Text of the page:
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France’s Cirque Plume begins ‘The Last Season’
To enter the world of Cirque Plume is to fall into a magical wonderland of fairies and otherworldly creatures -- a musical universe where artists flit around the stage, sometimes in slow motion.
Poetry, the idea of a "poem in action", is the signature of this French circus company based in the eastern city of Besancon, near the Swiss border.
And after more than 2,500 shows in France, Europe and across the world, including in New York and Sao Paulo, the dream is ending.
Cirque Plume has just embarked on its farewell tour with "The Last Season", a "show that moves through seasons the way we move through ages" and confronts the reality of climate change along the way.
It was created in 1984 by the two brothers, Bernard and Pierre Kudlak, and seven of their friends.
"A Cirque Plume show is made by the living for the living," Bernard Kudlak says on the company website.
"It's joyful, colourful, profound, poetic, messy, rough and ready, and precise. It's like life."
In the "Last Season", under decorated skies that depict autumn, winter, spring or summer, performers act out every day life or get down on all fours to transform into animals.
They dance, sing, scream, play instruments and twist their bodies into acrobatic feats on a stage resembling an enchanted, mythical forest.
"I wanted this show to be a poem with lights, with shadows of tree branches and snows of feathers," Bernard Kudlak, who serves as the company's director, said. "A poem to share, one last time".
Once "The Last Season" winds through the traditional seasons, the show hints of a fifth, "threatened to be the last", on a planet crippled by pollution and its reliance on plastic, Kudlak said.
- 'Our circus, our image' -
Bernard and Pierre Kudlak will be in their mid-60s by the time the curtain finally falls on their show for the last time.
They'll pack up their materials and manuscripts, dismantle the bright yellow Cirque Plume tents and send company notes and archives to France's National Library.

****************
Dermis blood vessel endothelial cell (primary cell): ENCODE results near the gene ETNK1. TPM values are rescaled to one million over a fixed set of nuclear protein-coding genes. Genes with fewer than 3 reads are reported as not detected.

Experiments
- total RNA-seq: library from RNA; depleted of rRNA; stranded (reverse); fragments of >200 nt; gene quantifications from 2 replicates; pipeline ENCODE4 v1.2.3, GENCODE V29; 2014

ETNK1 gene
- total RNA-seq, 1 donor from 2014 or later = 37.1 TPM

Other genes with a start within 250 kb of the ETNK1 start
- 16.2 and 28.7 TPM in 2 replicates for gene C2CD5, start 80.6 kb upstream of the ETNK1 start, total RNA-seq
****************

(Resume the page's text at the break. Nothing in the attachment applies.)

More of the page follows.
But for a successful tour company that started as just a gangly group of poor street performers more than 30 years ago, the ride has been more than worth it.
"We were all plebes from outside the traditional circus world which gave us total freedom," Pierre Kudlak, a clown and musician, said.
"We weren't held to any standard. We could create our circus in our image".
The group's "image" turned out to revolutionise what circus was at the time and what it could potentially be -- expanding the medium into more than just a series of beautiful and daring high-wire acts.
Where traditional circus dictated that the entertainment be placed in the centre of a venue, on a circular stage with the audience around it, the group opted for the half moon shape of a theatre with a facing audience.
Every single production of Cirque Plume also employed an entirely new cast -- unlike other established companies with a permanent cast of performers.
And they've played to audiences worldwide totalling more than two million people.
The last three shows, "Plic Ploc" in 2004, "The Artist's Studio" in 2009 and "Tempus Fugit" in 2013 were seen by more than 300,000 people -- nearly 400,000 for "Plic Ploc".
But the Kudlak brothers insist the "Last Season" will be their final production.
The show started in France and will tour worldwide, ending its run in 2020 when the circus act folds.
The brothers described the three-decade run of Cirque Plume as the "adventure of a huge vessel set to dock"